Capitol Greetings Representative Ben Loring October 14, 2016

            Congratulations!  You have shown that “the system” does work.  Yes, this was just step one, but it was a huge step.  The remaining steps are also big.  Here is what I’m talking about.  Empire District Electric Company, a Kansas corporation, has applied to the Oklahoma Corporation Commission (OCC) for a massive rate hike for its Oklahoma customers.  Allow me to set the stage for you as to why this is a really bad deal for all of Northeast Oklahoma.

            Right now, the three main electric distribution systems in House District Seven are REC, the City of Miami and Empire District Electric.  Their current rates are relatively comparable.  REC is a customer-owned cooperative, the City of Miami system, obviously is a municipal system, administered through the Miami Special Utility Authority, which answers to the citizens, and Empire is an investor owned, for profit, corporation.  Right now, Empire is in the process of being bought by a Canadian company, Algonquin Power & Utilities Corp for $2.4 billion (US).  That is a premium of 21% over its market value as of the date the deal was struck (Feb. 9, 2016) that will be paid to the Empire shareholders.  Further, in its own press release of the merger, Algonquin said that this acquisition will be used to increase its annual dividends to its stockholders by 10%.  But it also said that this acquisition would not affect customer utility rates.  But, that was then.  As of June of this year, Empire got the Missouri Public Service Commission to grant new rates for its Missouri customers (88.9 % of its customer base) to raise its revenues by about $17.1 million.  It is important to note, however, that Empire has had other incremental rate increases in Missouri, the last one being on October 16, 2015.

            Now Empire is using a little known Oklahoma Corporation Commission rule (OAC 165:05-7-60 Reciprocity of Final Orders Between States), to try to circumvent the Oklahoma rate hike process and raise the Oklahoma customer (2.74 % of its customer base) rates by a whopping average of 37.8%, without so much as a hearing by the OCC!  This rate hike which would suck $4.7 million out of the Northeast Oklahoma economy to go to the Canadian company’s shareholders, would then match the Oklahoma customer rates to the Missouri customer rates - but without the incremental increases, just in one giant leap.  Another aspect of this is that by all accounts, Empire has invested little money into their Oklahoma distribution system, unlike what they do in Missouri.  As one customer stated at a recent meeting, “They don’t fix anything (in Oklahoma), unless it is completely broken.”  And a study by the OCC seems to bear that out.  In its 2015 RELIABILITY SCORECARD, they found, “Historically, Empire customers experiencing an average of 1.99 outages per year, lost power more often than customers of any other regulated electric utility in Oklahoma during the past five years.” (Page 5).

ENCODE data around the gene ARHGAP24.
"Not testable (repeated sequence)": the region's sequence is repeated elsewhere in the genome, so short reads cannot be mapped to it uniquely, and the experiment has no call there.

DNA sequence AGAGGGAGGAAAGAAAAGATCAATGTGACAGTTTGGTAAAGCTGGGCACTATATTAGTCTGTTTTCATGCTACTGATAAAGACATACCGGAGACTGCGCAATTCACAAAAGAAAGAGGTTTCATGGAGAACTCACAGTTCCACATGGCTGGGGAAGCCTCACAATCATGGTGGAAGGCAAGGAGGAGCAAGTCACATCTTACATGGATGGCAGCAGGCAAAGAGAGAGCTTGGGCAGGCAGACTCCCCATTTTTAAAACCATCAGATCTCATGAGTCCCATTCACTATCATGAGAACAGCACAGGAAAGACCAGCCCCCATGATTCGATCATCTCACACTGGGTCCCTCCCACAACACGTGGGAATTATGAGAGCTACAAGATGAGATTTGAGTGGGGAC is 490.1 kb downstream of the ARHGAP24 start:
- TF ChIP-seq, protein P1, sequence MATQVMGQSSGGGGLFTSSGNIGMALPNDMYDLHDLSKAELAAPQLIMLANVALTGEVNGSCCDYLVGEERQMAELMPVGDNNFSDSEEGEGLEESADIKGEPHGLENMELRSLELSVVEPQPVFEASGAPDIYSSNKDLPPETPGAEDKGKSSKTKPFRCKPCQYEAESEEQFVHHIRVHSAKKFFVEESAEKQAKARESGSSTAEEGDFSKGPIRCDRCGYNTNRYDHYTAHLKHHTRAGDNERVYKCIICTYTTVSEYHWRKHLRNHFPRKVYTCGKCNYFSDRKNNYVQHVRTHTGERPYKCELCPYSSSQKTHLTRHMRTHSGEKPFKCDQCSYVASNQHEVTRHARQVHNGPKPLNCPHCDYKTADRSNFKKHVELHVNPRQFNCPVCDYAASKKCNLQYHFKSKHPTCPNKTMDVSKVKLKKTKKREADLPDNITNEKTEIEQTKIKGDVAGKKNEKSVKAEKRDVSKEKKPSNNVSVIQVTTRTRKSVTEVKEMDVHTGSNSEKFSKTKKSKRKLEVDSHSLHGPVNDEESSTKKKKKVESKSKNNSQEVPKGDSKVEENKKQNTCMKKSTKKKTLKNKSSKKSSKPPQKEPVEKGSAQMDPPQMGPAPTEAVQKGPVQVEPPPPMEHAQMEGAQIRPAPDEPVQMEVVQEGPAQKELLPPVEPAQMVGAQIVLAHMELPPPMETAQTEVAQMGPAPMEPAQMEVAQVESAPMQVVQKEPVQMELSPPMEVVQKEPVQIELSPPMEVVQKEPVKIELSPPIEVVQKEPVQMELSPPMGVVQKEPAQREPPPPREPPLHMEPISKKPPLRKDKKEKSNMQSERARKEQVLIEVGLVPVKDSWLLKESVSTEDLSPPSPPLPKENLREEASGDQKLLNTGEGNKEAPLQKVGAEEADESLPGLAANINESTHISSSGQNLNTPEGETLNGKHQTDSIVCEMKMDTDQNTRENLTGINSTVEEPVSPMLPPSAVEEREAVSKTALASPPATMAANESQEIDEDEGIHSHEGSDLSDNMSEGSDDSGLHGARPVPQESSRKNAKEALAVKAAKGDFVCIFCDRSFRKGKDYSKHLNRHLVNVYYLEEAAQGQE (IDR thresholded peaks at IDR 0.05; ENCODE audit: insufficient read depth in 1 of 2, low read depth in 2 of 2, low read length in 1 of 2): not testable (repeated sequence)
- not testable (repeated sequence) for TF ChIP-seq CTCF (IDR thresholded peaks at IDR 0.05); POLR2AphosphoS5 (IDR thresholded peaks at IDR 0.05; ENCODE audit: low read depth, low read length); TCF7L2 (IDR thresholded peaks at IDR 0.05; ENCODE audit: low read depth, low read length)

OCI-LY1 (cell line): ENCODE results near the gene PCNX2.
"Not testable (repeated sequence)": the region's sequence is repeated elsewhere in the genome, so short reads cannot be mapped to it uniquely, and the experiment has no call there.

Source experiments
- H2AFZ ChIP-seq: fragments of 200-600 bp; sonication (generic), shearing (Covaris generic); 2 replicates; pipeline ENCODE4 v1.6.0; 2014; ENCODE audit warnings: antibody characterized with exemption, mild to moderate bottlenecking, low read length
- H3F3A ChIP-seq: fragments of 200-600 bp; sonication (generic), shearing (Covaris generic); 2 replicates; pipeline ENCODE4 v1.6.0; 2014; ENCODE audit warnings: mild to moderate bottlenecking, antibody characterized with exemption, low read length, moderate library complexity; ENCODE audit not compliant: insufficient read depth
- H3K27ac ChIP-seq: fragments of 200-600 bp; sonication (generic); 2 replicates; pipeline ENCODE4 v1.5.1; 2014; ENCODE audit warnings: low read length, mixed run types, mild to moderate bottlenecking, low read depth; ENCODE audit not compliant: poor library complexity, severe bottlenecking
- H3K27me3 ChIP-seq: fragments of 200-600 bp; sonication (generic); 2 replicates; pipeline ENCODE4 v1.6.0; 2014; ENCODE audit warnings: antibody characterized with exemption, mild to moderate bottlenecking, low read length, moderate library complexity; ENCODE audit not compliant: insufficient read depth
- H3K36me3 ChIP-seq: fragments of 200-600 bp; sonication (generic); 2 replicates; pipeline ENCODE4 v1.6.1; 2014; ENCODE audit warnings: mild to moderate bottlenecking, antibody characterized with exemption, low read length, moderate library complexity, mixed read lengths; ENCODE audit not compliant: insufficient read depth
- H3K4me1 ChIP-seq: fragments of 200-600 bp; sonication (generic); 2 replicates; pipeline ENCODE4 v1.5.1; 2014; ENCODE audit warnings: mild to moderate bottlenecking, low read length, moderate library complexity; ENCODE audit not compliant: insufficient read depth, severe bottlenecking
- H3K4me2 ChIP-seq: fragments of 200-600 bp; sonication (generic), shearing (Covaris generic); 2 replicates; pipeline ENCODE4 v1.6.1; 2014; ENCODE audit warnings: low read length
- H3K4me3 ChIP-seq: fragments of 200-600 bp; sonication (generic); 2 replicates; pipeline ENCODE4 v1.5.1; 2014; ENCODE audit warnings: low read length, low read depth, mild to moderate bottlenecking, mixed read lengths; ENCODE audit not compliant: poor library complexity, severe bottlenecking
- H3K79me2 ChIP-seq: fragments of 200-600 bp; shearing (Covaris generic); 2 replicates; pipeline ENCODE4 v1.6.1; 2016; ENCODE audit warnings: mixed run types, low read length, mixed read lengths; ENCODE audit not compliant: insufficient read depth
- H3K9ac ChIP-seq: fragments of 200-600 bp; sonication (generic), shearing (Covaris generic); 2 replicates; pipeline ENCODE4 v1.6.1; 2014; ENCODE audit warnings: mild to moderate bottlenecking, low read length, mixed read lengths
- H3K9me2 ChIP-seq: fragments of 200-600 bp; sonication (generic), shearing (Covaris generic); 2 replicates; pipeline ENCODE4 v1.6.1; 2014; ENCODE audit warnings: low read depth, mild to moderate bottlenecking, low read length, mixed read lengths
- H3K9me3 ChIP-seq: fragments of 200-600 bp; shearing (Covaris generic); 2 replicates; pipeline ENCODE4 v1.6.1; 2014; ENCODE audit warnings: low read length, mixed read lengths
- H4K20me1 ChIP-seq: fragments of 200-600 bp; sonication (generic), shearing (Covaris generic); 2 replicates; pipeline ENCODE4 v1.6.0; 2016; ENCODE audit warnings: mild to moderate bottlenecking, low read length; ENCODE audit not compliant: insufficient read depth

So what does that mean to Empire’s Oklahoma customers?  For the average residential customer using around 2,000 kWh, aside from lousy service, it means the monthly bill will rise by approximately $85.00.  That is a pretty fair share of the grocery money for a low income or fixed income family.  For the Commerce, Fairland, Quapaw and Wyandotte (and I believe Bluejacket and Welch) schools that have already set their budgets for this school year, it could well mean laying off another teacher, which only adds to the educational crisis we are experiencing.  For the average industrial customer, it means an additional $21,545 per month in utility costs!  For some of those businesses, that means closing or moving to another location.  Either way, it means laying off employees.  So what does it mean to the rest of us who are not Empire customers?  It means $4.7 million that will not be spent at Marvin’s, Ace Hardware or Nott’s Grocery.  In other words, it seriously hurts everyone, except the Canadian shareholders.  And remember, a dollar spent locally turns over, on average, about six time in the community, so this really means a $28 million loss to our local economy!

            So why am I congratulating you?  Because you complained.  You complained and the Corporation Commission heard you.  It appears they are going to make Empire go through a full- blown rate hearing rather than just allow this outrageous rate hike sneak through.  As I said, the system worked.  And in that process you have the right to complain again.  You can appear personally at the hearing.  You can send e-mails or, better yet, you can send letters, and I really do believe that the OCC will listen again, if you make your story a compelling one to them.  That is, you need to tell them how this rate hike will affect you and your family personally.  How it will affect your business.  How it will affect your church.  And if you are an Empire customer, you also need to stress to them how the lack of Empire reliability has affected you over the years.  I was talking to an Empire customer just a few days ago who he told how his electric was out for seven days with that last big ice storm.  I urge everyone to write.  It is your right, and quite frankly, just like voting, your civic responsibility: Oklahoma Corporation Commission, Public Utilities Division, P.O. Box 52000, Oklahoma City, OK 73152-2000.  Don’t rely on someone else to do it for you.

 

Proverbs 31:9 Speak up, judge righteously, and defend the cause of the oppressed and needy.

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